but the truth is, no one would be foolhardy enough to leave most of his sheep in danger to go after one stupid sheep who had wandered off!
No one but God, who cares so much about one lost sheep, so foolishly about one sinner.
Or take a look at the poor woman, with ten coins, who loses one.
You can understand, perhaps, if you just have a little, why she would sweep and sweep, and look under the sofa cushion, and not give up until she has ten coins again.
It is her whole living.
She cannot get by without the one.
But then, read on: after she finds her coins, she invites her friends over and has a party!
She blows her whole living celebrating! “Which one of you would not spend all you have...?”
Well, maybe you wouldn’t.
But God would, God would risk everything, would give up everything to find you, and God would risk everything to celebrate your return.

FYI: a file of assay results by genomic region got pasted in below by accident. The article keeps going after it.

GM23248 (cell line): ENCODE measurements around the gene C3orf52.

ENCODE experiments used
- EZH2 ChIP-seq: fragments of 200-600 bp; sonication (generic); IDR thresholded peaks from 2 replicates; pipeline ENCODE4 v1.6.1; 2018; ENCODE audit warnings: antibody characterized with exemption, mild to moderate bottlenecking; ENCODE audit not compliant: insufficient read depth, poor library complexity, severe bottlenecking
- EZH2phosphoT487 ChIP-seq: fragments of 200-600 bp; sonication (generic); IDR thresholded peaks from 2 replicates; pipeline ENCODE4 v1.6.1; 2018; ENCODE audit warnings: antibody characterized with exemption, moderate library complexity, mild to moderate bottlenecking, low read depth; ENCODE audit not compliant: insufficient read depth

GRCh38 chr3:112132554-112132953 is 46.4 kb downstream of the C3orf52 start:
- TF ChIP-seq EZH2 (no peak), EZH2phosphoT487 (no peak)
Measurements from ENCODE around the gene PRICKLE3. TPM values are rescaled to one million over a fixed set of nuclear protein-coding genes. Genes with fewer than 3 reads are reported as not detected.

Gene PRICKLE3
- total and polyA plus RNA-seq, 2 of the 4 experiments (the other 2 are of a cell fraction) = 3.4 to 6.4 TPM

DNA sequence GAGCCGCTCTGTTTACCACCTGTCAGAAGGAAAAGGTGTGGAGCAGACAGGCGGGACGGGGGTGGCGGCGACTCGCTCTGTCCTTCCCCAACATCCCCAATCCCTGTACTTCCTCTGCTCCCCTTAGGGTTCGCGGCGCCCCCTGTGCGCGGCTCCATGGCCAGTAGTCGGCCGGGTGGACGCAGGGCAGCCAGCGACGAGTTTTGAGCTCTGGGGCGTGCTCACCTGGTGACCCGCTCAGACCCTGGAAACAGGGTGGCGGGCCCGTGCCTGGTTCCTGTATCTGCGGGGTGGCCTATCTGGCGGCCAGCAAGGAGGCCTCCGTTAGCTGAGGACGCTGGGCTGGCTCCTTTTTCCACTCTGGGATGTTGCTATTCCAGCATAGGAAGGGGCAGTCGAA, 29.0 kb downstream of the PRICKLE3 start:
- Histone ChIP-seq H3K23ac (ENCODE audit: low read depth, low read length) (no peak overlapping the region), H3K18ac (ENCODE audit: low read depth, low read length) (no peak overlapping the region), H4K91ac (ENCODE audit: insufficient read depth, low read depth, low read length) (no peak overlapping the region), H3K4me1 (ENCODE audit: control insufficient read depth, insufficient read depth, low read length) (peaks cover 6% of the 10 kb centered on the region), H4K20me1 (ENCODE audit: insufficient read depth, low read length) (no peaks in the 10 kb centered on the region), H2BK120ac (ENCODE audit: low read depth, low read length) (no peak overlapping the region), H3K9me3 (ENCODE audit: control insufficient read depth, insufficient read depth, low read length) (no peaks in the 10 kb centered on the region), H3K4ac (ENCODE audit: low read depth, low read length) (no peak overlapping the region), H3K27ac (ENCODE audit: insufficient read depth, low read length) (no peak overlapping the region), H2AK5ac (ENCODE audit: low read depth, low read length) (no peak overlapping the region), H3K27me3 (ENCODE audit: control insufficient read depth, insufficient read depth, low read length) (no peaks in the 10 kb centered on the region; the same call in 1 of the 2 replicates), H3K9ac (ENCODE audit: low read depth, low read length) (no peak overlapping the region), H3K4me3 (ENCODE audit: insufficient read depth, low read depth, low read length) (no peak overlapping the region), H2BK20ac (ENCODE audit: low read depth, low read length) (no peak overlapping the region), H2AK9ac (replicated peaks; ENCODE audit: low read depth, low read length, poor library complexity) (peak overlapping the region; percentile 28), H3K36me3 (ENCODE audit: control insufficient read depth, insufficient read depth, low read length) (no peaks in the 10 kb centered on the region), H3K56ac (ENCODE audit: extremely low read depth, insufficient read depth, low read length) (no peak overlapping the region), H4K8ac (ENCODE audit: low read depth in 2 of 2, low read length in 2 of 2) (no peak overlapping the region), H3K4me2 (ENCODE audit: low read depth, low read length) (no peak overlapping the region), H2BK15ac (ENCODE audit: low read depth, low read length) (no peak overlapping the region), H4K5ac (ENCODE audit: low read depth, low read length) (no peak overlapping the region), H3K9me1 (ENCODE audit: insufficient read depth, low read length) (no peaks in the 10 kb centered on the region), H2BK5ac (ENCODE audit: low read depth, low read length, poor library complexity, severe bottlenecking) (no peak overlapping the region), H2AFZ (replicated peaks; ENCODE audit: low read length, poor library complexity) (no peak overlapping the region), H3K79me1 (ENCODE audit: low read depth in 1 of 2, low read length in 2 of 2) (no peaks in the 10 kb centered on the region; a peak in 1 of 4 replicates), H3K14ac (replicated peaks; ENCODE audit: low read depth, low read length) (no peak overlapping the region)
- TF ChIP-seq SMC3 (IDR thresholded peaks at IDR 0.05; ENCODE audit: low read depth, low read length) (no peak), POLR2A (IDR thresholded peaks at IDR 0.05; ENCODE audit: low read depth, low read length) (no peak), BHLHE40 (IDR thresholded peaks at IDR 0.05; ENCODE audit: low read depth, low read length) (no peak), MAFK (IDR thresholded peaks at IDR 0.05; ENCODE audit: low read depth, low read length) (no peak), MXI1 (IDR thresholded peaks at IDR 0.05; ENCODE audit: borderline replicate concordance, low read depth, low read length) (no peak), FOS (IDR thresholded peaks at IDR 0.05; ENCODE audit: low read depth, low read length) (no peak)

“And there is joy in heaven... there is joy in heaven... whenever one lost sheep is found, whenever one sinner, one sinner is found...”
One sinner – one stupid sheep, one outcast, one hopeless, one despised person... from God’s perspective.... is beloved....
How do you know you are lost?
When I was a little girl, I loved to write: stories, poems, one act plays, everything.
I think I learned to write stories almost as soon as I learned to write.
But here’s another thing I would do periodically, I would re-read what I had written earlier, and I would be so embarrassed, so ashamed, because I would suddenly understand that it wasn’t very good.
And I would throw all of those stories, all of that poetry, all of those plays, into the wastebasket. It would go into the trash.
So periodically I got rid of everything I had written before, everything I now understood to be worthless junk.
Some years ago, I was rooting around in a closet somewhere, and I came across a box, a box I didn’t know about.
It was in my parents’ house, among my mother’s things.